♫ Taking all of my energy, energy, energy
Taking all of my energy…♫
Lyrics and Music by: Louis Biancaniello, Rico Love, Sam Watters, Wayne Wilkins; recorded by: Keri Hilson.
This guest post is courtesy of Beth Flynn of the Ohio State University Leadership Center and is one of her “Leadership Moments” emails. The OSU Leadership Center is inspiring others to take a leadership role that empowers the world.
In theory, every person on your team is a source of energy for your organization. But in reality, some team members create energy while others sap or destroy energy. If you know your team well, you already know which team members are sappers and which ones are the energizers.
High-energy performers test the limits and spur themselves and others on to even greater results. These are the people who will push you up and add energy to your reservoir. They spark others to perform. It’s fun to watch them in action. A team full of energized people is typically easy to motivate but challenging to manage because their high energy level requires constant direction and focus.
At the other end of the spectrum are the sappers. You know who they are – they complain and whine, and think of every reason possible why plans and strategies will not work. They are the people who pull you down and sap your energy. They blame others for their issues and don’t accept responsibility for what they control. Their negativity and cynicism effectively sucks out the energy right out of the room. A team dominated by energy sappers is relatively easy to lead because there is little forward movement or activity. But it is very challenging to motivate these team members to achieve results because they are content with mediocrity.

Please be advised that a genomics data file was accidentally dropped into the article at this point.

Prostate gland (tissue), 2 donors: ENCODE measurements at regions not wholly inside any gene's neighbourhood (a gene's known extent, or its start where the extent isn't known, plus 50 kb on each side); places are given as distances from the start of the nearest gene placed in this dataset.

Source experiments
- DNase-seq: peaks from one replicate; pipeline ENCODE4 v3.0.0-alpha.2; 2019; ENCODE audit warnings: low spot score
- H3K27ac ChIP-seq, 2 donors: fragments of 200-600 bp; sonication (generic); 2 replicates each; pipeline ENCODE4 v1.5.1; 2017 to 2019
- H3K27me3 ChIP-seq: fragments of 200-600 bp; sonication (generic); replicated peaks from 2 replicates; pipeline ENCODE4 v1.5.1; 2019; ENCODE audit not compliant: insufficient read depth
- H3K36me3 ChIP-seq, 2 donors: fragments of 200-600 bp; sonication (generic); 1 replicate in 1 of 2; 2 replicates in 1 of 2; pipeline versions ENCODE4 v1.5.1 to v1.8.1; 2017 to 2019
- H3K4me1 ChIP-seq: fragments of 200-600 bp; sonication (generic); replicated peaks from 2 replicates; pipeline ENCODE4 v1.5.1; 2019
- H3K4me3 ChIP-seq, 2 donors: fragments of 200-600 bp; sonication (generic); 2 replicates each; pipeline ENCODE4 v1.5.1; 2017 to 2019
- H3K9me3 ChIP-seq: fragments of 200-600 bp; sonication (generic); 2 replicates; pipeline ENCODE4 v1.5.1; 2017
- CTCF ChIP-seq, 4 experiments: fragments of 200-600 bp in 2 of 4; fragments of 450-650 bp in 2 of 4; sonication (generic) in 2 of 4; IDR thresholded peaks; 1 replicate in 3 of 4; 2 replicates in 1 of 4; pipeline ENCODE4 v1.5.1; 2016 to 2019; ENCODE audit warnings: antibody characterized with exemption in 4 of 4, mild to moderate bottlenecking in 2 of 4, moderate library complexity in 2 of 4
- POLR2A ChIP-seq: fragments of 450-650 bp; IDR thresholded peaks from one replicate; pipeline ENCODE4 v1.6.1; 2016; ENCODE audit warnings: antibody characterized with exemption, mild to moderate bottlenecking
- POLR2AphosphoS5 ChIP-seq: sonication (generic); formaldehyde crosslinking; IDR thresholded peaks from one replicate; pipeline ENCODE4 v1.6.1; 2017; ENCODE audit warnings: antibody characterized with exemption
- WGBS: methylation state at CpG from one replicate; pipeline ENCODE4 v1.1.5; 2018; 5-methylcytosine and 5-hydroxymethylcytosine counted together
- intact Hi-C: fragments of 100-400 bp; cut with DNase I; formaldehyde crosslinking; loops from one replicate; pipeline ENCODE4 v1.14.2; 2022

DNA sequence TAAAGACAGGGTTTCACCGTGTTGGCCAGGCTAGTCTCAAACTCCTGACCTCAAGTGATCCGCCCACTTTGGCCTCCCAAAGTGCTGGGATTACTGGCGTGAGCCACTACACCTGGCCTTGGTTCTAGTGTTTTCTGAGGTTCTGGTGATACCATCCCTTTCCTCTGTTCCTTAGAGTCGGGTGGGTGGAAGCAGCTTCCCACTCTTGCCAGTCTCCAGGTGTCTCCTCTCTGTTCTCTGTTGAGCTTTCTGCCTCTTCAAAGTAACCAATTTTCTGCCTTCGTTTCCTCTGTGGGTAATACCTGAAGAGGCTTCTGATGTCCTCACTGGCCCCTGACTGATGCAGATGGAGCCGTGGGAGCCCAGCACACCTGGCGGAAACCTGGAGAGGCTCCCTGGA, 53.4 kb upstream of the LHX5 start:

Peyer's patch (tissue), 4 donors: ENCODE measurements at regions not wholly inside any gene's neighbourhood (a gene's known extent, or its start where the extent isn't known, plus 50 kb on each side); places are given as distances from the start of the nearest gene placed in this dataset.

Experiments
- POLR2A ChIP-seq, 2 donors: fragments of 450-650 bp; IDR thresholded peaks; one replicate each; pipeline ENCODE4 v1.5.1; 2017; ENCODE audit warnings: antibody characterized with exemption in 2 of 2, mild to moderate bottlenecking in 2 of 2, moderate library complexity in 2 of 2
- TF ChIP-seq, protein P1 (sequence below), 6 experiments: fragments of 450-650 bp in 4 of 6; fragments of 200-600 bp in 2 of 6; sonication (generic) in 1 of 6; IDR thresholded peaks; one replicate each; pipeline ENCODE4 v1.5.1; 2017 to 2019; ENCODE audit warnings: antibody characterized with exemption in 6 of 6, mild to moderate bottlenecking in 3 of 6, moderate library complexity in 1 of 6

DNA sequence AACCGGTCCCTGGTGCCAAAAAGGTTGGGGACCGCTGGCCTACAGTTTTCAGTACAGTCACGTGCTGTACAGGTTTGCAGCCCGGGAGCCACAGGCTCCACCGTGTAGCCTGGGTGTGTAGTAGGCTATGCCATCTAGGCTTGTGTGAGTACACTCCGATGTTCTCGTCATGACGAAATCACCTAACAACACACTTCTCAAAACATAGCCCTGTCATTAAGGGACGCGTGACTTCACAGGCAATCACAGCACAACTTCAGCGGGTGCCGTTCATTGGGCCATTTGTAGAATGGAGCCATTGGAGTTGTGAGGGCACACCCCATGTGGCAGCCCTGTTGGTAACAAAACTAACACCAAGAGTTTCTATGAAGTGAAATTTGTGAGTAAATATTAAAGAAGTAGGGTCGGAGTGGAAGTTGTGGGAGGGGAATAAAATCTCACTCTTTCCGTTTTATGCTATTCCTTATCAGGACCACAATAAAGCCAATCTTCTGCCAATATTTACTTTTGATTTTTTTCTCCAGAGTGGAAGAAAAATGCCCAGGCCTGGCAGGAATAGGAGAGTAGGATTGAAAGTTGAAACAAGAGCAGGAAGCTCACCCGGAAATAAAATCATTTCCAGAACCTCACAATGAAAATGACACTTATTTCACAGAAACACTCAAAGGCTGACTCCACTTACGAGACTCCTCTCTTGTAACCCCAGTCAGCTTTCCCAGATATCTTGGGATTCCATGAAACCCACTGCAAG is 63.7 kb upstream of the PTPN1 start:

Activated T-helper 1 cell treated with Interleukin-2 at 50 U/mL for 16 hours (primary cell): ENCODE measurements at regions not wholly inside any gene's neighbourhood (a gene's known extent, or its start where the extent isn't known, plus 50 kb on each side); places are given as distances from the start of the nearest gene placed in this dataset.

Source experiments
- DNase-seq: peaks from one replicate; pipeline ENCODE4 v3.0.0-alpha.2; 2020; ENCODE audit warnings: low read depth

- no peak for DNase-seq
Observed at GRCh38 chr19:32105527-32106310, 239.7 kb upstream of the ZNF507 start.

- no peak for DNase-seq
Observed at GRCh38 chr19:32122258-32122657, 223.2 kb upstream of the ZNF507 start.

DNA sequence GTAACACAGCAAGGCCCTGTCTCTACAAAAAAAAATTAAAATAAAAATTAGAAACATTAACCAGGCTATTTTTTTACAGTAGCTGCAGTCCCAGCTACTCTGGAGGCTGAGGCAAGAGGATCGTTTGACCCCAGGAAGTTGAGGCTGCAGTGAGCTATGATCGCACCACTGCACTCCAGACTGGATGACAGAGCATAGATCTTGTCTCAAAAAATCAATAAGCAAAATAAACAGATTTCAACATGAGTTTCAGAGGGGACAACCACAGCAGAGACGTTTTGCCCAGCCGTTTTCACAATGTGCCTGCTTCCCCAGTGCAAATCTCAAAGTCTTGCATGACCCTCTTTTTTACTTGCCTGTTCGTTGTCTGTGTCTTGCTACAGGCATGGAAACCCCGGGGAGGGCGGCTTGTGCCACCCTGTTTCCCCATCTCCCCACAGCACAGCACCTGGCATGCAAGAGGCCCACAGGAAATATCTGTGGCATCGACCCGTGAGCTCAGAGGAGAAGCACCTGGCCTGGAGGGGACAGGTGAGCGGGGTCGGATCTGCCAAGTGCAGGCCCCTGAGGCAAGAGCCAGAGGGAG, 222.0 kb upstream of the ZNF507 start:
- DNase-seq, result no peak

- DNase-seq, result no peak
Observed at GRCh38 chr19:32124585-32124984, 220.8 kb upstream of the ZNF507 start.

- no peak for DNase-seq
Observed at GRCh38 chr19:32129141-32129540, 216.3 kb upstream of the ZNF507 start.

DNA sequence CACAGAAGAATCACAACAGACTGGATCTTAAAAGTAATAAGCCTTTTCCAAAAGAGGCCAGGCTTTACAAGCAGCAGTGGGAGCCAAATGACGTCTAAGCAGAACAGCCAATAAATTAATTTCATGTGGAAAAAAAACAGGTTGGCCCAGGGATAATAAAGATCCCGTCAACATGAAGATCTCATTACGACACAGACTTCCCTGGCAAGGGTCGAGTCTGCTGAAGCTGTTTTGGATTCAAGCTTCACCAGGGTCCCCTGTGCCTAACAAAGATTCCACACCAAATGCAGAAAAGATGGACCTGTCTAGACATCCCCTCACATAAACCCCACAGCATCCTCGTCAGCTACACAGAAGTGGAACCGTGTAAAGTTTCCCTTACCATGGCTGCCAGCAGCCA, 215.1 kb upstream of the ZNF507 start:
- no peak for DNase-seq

You organizational energy is not the sum of your individuals. It is dependent on the ratio of energizers to sappers. If you have more sappers than energizers, the energy will be drained, and in fact the energizers may eventually become sappers. As unfortunate as it is, a negative, cynical person has a far greater impact on the energy of the team than a positive person. Adding a positive person does not counter a sapper; in fact it probably takes at least three energizers to counter the energy drained by one sapper (Cottrell, p. 33-34).
Based on: Cottrell, D. (2009). Monday Morning Motivation: Five Steps to Energize Your Team, Customers, and Profits. New York: HarperCollins Publishers.
Monday Morning Motivation is available on loan from the Ohio State University Leadership Center. To borrow this resource or any other resource, please go to the resource search page. If you wish to subscribe to the Leadership Moments list: send an e-mail to: email@example.com.
Thanks Beth for always providing us with meaningful, energizing Leadership Moments!This entry was posted on Thursday, July 22nd, 2010 at 4:46 pm and is filed under Firm Governance, Leadership and Strategic Planning, personal focus and renewal, Trends. You can follow any responses to this entry through the RSS 2.0 feed. You can leave a response, or trackback from your own site.
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